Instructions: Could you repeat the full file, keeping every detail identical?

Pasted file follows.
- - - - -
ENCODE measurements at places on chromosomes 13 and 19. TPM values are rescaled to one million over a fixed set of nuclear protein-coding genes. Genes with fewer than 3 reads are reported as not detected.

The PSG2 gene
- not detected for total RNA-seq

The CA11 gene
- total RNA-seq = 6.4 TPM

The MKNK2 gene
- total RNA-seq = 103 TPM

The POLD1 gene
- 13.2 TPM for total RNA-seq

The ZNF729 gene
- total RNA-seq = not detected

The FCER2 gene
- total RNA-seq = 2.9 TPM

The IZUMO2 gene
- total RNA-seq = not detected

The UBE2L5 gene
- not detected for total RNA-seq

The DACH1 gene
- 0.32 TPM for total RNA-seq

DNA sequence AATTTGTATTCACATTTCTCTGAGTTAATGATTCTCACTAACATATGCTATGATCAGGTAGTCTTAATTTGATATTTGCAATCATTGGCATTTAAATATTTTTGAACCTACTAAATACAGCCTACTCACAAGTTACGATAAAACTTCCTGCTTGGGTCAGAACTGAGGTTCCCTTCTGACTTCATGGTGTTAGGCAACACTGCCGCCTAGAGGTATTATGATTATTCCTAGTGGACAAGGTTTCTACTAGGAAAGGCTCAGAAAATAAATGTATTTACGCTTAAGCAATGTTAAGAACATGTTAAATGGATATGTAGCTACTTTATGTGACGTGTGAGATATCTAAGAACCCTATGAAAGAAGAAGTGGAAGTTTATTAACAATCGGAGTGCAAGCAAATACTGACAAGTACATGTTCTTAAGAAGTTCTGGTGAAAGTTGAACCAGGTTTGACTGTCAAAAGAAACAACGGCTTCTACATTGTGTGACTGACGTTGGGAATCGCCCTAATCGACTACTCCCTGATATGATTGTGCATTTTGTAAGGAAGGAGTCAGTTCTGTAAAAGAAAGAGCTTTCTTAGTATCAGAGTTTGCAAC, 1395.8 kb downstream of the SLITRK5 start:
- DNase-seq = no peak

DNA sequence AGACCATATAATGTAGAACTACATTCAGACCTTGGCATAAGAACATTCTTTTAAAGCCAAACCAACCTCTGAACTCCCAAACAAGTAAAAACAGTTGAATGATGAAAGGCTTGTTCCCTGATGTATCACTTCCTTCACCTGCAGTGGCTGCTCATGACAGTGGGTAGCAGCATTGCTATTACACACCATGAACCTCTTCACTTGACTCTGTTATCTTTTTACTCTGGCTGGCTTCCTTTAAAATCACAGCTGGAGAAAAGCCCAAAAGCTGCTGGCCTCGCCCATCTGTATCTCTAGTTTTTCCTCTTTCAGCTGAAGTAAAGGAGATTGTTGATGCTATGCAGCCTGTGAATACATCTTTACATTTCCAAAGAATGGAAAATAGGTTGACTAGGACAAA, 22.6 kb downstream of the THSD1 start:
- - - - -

ENCODE measurements at places on chromosomes 13 and 19. TPM values are rescaled to one million over a fixed set of nuclear protein-coding genes. Genes with fewer than 3 reads are reported as not detected.

The PSG2 gene
- not detected for total RNA-seq

The CA11 gene
- total RNA-seq = 6.4 TPM

The MKNK2 gene
- total RNA-seq = 103 TPM

The POLD1 gene
- 13.2 TPM for total RNA-seq

The ZNF729 gene
- total RNA-seq = not detected

The FCER2 gene
- total RNA-seq = 2.9 TPM

The IZUMO2 gene
- total RNA-seq = not detected

The UBE2L5 gene
- not detected for total RNA-seq

The DACH1 gene
- 0.32 TPM for total RNA-seq

DNA sequence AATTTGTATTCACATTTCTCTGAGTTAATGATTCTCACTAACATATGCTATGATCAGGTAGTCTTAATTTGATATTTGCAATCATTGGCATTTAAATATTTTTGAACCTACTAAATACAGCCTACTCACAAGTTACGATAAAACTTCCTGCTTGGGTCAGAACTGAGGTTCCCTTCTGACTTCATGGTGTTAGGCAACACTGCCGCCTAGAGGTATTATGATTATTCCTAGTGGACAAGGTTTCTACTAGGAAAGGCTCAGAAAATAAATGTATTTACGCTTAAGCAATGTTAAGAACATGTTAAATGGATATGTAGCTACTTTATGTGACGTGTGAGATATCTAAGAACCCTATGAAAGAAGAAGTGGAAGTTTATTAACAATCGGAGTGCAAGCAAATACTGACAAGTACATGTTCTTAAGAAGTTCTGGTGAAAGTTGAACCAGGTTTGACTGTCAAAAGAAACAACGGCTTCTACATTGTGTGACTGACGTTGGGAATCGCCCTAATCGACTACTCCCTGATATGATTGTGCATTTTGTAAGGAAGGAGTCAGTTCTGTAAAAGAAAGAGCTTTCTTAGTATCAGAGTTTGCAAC, 1395.8 kb downstream of the SLITRK5 start:
- DNase-seq = no peak

DNA sequence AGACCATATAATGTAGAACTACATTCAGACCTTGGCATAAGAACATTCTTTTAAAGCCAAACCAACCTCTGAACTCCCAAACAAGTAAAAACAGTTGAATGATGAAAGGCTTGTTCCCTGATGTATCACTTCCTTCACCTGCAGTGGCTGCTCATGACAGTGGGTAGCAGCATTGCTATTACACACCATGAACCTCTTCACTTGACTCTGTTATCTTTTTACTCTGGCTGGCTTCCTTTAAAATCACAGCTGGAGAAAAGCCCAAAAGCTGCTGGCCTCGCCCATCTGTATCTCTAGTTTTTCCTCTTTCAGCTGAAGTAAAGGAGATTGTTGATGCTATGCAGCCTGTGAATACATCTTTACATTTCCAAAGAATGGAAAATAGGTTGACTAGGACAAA, 22.6 kb downstream of the THSD1 start: